For years, I have told people, “Please don’t touch my hair.” For the first 18 years of my life, it was because I was embarrassed of it. For the past four years, it’s because I treasure it.
I was born with a head of curly hair, like seriously curly. The kind of curly where the side bangs in sixth grade turned into a clump on one side of my head, I’m still finding bobby pins from fourth grade and a normal day for everyone else is a frizzy day for me…so imagine a frizzy day for everyone else!
My hair grows out, not down. So, I spent hours throughout middle and high school straightening my hair, literally averaging three hours a night. I did the Brazilian treatment, I used straightening shampoo and conditioner, I pulled and yanked and pressed, I had three different straighteners (one for the scalp of my head, one that was infrared heat and one that had a brush built in). I dyed my hair blonder and blonder. I avoided getting it wet in the summer because I had an event the next day and I didn’t have time to re-straighten it. I added creams and chemicals and serums – I just so desperately wanted to have long, straight blonde hair.
I don’t quite know where this desire came from. I think part of it came from all the “pretty” girls in school looking like that. People always made comments like, “Wow, that’s quite a head of hair,” or, “You have so much hair.” I don’t understand looking back, but as an awkward girl who had crushes on boys that liked the other girls, and an awkward girl that looked up to celebrities and singers that had that pretty hair, I wanted anyone’s head but mine. I fought and I fought because deep down, I believed I would be satisfied if I had long, straight, blonde hair.
I never saw big curly hair being glorified and idolized, I saw it being a chore to take care of. I saw it as being different and weird. I could never find a hair stylist who knew who to handle my hair, unless I was straightening it. It was always sticking out in pictures and it was never easy to “just throw up” or “just shake out of a bun.” Once my hair was in its style for the day, that was it.
My freshman year of college, I shaved it all off. I went bald for St. Baldrick’s and donated as much as possible, but most of it was damaged from heat and chemicals and dyes. But, I raised enough money to pay for a child’s chemotherapy treatment for the coming year. And then, I was really different.
When I first signed up, I thought to myself, it’s just hair, and I really don’t like it anyway. I wanted to give back – there are people out there who don’t have hair and who would give anything to be in my position. If I’m not thankful, why not give it to someone who would be?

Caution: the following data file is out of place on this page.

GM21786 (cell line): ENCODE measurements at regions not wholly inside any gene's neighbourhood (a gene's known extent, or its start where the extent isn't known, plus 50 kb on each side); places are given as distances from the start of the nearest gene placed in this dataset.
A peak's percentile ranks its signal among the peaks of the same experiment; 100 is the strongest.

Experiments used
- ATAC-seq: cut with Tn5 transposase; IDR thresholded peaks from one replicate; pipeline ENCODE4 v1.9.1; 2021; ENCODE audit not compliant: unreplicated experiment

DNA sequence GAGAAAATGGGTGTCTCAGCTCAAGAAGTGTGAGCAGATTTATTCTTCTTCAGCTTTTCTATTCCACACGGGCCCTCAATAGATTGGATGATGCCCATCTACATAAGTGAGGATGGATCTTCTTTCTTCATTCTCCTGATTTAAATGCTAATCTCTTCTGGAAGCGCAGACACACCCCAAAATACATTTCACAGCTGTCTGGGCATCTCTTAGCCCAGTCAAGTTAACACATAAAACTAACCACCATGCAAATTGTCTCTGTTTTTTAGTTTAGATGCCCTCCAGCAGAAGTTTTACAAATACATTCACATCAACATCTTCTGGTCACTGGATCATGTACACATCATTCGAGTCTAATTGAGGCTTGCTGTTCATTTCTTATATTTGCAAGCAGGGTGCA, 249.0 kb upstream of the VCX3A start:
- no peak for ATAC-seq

The experience shaving my head was life changing, and not in the 2007 Britney way.
There were doctors and families and cancer patients there at the location, all cheering on everyone who shaved their heads. I was one of three girls, but we were one of hundreds of locations across the country that month alone. Being part of something greater, knowing that there are other people out there with the same intentions, is such a humbling and moving experience. I realized, sitting in that chair, feeling the air hit one side of my scalp while the scissors and buzzer hit the other side, that there is so much more than the superficial appearance of hair.
There’s the human spirit, the spirit that wakes up one day and says, “I’m going to give my hair to someone else,” and, “I’m going to shave my head so when people ask why I’m bald, they can be pointed to a good cause and make a difference in a child’s life.”
There’s the power of love and compassion, the love and compassion that stood in that room with families and doctors who said, “Thank you for changing our life.” The love and compassion that donates to a child going through chemo, the love and compassion that says to that child, “I’m here for you and I believe in you and I’m rooting for you.”
And there’s the beauty that exists in every single one of us – bald, hairy, frizzy, curly, straight, glossy, mohawked, purple, braided, wavy and everything in between. There’s the uniqueness of every strand of hair that comes out of all 7 billion heads around the world.
And when we learn to embrace what we have instead of mourning what we don’t have, the beauty that shines is unmatched.
For 18 years, I wanted long, straight, blonde hair. I listened to people tell me they wish they had my curls, but I didn’t hear them.
And then, when I was 18 years old, I had no hair at all.
When I was 19 years old, I was told that it was going to be hard to find anyone who was attracted to me because of my buzzcut.
And that moment, hearing those words, was when I realized I don’t care about what I don’t have, because what I do have is really, plain and simply beautiful. And what the other girls and celebrities have makes them beautiful too. And what the girls without hair have makes them beautiful too.
Our beauty is not defined by what others see or don’t see. Our beauty is not defined by what we’re lacking, but instead what we have in abundance.
Some of us have an abundance of twinkles in our eyes, or an abundance of cuteness in our button noses, and some of us have an abundance of curls on our heads.
At 7 years old, I would have cringed and wanted to melt into the floor when people reached for my hair.
At 22 years old, I can confidently say, “Please don’t touch my hair, I think it looks really good today and I don’t want to mess it up.”
Because lets be real, it does still frizz quite a bit 😉